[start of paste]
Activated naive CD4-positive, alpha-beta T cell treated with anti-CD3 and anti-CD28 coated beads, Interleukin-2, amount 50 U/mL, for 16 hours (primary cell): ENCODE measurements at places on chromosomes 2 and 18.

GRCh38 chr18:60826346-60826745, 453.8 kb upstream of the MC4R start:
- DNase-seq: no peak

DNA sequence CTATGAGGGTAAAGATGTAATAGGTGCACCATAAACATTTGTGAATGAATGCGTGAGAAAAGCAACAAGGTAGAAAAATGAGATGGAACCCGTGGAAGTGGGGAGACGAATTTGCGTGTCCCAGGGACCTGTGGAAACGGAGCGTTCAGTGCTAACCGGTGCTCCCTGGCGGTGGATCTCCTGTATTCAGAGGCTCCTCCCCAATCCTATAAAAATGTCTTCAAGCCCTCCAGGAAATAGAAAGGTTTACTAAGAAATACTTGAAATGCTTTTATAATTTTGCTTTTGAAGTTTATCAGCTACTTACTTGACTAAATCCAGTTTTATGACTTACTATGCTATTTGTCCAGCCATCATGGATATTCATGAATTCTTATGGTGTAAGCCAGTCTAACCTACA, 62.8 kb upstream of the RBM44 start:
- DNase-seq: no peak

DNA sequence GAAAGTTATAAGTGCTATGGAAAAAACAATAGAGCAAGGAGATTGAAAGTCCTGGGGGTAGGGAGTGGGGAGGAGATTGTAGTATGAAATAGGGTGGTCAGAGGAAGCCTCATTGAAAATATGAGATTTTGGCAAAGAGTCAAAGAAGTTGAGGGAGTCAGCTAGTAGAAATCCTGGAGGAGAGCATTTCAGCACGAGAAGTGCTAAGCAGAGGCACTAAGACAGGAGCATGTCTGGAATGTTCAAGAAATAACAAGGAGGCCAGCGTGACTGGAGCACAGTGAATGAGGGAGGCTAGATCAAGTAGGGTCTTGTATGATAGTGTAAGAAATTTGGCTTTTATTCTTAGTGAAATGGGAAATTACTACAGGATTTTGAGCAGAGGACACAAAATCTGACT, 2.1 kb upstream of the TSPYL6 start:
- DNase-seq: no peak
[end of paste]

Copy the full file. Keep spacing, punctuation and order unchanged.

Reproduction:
Activated naive CD4-positive, alpha-beta T cell treated with anti-CD3 and anti-CD28 coated beads, Interleukin-2, amount 50 U/mL, for 16 hours (primary cell): ENCODE measurements at places on chromosomes 2 and 18.

GRCh38 chr18:60826346-60826745, 453.8 kb upstream of the MC4R start:
- DNase-seq: no peak

DNA sequence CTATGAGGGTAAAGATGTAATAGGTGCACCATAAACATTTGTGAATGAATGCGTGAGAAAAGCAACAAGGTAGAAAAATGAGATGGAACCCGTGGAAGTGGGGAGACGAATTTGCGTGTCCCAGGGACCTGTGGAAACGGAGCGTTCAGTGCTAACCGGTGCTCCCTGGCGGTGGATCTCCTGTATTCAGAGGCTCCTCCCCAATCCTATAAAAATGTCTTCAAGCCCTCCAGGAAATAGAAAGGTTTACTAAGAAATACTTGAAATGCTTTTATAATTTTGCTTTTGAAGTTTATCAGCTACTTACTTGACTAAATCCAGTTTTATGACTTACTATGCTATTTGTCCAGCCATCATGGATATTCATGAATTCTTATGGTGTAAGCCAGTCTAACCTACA, 62.8 kb upstream of the RBM44 start:
- DNase-seq: no peak

DNA sequence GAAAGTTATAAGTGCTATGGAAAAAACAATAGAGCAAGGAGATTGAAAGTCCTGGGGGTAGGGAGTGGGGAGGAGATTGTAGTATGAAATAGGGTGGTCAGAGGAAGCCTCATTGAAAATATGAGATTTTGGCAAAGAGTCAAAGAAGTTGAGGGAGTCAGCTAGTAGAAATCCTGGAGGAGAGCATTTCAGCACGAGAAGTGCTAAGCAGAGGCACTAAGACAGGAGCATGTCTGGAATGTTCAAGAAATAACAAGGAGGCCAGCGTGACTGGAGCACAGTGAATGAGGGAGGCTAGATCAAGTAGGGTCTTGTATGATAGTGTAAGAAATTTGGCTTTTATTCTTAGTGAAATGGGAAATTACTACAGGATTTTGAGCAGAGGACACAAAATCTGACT, 2.1 kb upstream of the TSPYL6 start:
- DNase-seq: no peak